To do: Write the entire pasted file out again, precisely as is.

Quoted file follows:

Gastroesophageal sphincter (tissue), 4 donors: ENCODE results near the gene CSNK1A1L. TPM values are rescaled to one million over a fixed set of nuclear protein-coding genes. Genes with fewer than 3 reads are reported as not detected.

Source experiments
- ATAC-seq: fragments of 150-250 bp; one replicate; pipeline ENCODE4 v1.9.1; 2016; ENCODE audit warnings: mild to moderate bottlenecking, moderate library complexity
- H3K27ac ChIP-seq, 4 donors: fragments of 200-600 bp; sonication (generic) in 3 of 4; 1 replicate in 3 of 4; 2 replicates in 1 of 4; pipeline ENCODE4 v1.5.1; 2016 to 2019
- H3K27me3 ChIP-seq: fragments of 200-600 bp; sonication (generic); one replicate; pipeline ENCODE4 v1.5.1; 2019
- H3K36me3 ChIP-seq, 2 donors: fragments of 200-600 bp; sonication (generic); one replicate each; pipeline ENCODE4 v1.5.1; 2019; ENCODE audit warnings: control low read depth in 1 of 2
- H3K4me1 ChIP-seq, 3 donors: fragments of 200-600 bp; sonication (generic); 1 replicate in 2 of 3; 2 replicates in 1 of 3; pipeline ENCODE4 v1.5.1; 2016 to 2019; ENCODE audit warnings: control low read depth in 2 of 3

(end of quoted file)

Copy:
Gastroesophageal sphincter (tissue), 4 donors: ENCODE results near the gene CSNK1A1L. TPM values are rescaled to one million over a fixed set of nuclear protein-coding genes. Genes with fewer than 3 reads are reported as not detected.

Source experiments
- ATAC-seq: fragments of 150-250 bp; one replicate; pipeline ENCODE4 v1.9.1; 2016; ENCODE audit warnings: mild to moderate bottlenecking, moderate library complexity
- H3K27ac ChIP-seq, 4 donors: fragments of 200-600 bp; sonication (generic) in 3 of 4; 1 replicate in 3 of 4; 2 replicates in 1 of 4; pipeline ENCODE4 v1.5.1; 2016 to 2019
- H3K27me3 ChIP-seq: fragments of 200-600 bp; sonication (generic); one replicate; pipeline ENCODE4 v1.5.1; 2019
- H3K36me3 ChIP-seq, 2 donors: fragments of 200-600 bp; sonication (generic); one replicate each; pipeline ENCODE4 v1.5.1; 2019; ENCODE audit warnings: control low read depth in 1 of 2
- H3K4me1 ChIP-seq, 3 donors: fragments of 200-600 bp; sonication (generic); 1 replicate in 2 of 3; 2 replicates in 1 of 3; pipeline ENCODE4 v1.5.1; 2016 to 2019; ENCODE audit warnings: control low read depth in 2 of 3